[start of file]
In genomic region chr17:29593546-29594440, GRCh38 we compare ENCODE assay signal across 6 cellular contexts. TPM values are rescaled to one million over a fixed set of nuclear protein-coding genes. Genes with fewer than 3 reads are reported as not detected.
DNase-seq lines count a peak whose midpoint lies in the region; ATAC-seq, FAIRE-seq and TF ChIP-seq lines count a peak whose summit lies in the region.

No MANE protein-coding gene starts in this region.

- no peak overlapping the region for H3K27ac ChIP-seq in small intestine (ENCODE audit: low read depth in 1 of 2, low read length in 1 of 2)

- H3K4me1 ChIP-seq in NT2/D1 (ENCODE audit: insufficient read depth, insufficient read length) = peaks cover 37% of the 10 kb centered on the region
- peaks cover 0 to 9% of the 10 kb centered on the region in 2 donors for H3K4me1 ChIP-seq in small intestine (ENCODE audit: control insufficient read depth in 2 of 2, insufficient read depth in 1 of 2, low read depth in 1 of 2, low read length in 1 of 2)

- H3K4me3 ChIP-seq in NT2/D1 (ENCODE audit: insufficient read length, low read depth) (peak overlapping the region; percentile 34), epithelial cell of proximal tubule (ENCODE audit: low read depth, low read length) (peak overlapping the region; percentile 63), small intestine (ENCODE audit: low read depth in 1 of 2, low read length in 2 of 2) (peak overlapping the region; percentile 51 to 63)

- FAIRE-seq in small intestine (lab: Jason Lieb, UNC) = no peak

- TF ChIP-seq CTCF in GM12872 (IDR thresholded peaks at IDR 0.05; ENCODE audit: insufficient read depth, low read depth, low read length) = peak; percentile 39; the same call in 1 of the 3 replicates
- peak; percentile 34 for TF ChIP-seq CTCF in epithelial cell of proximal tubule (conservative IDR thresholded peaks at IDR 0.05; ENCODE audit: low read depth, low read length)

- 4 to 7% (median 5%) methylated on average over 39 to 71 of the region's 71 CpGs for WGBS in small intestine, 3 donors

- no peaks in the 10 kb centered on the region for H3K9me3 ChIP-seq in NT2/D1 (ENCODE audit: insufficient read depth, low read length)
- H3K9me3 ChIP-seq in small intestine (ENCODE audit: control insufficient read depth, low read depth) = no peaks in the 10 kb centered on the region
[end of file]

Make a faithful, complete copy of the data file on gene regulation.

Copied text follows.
In genomic region chr17:29593546-29594440, GRCh38 we compare ENCODE assay signal across 6 cellular contexts. TPM values are rescaled to one million over a fixed set of nuclear protein-coding genes. Genes with fewer than 3 reads are reported as not detected.
DNase-seq lines count a peak whose midpoint lies in the region; ATAC-seq, FAIRE-seq and TF ChIP-seq lines count a peak whose summit lies in the region.

No MANE protein-coding gene starts in this region.

- no peak overlapping the region for H3K27ac ChIP-seq in small intestine (ENCODE audit: low read depth in 1 of 2, low read length in 1 of 2)

- H3K4me1 ChIP-seq in NT2/D1 (ENCODE audit: insufficient read depth, insufficient read length) = peaks cover 37% of the 10 kb centered on the region
- peaks cover 0 to 9% of the 10 kb centered on the region in 2 donors for H3K4me1 ChIP-seq in small intestine (ENCODE audit: control insufficient read depth in 2 of 2, insufficient read depth in 1 of 2, low read depth in 1 of 2, low read length in 1 of 2)

- H3K4me3 ChIP-seq in NT2/D1 (ENCODE audit: insufficient read length, low read depth) (peak overlapping the region; percentile 34), epithelial cell of proximal tubule (ENCODE audit: low read depth, low read length) (peak overlapping the region; percentile 63), small intestine (ENCODE audit: low read depth in 1 of 2, low read length in 2 of 2) (peak overlapping the region; percentile 51 to 63)

- FAIRE-seq in small intestine (lab: Jason Lieb, UNC) = no peak

- TF ChIP-seq CTCF in GM12872 (IDR thresholded peaks at IDR 0.05; ENCODE audit: insufficient read depth, low read depth, low read length) = peak; percentile 39; the same call in 1 of the 3 replicates
- peak; percentile 34 for TF ChIP-seq CTCF in epithelial cell of proximal tubule (conservative IDR thresholded peaks at IDR 0.05; ENCODE audit: low read depth, low read length)

- 4 to 7% (median 5%) methylated on average over 39 to 71 of the region's 71 CpGs for WGBS in small intestine, 3 donors

- no peaks in the 10 kb centered on the region for H3K9me3 ChIP-seq in NT2/D1 (ENCODE audit: insufficient read depth, low read length)
- H3K9me3 ChIP-seq in small intestine (ENCODE audit: control insufficient read depth, low read depth) = no peaks in the 10 kb centered on the region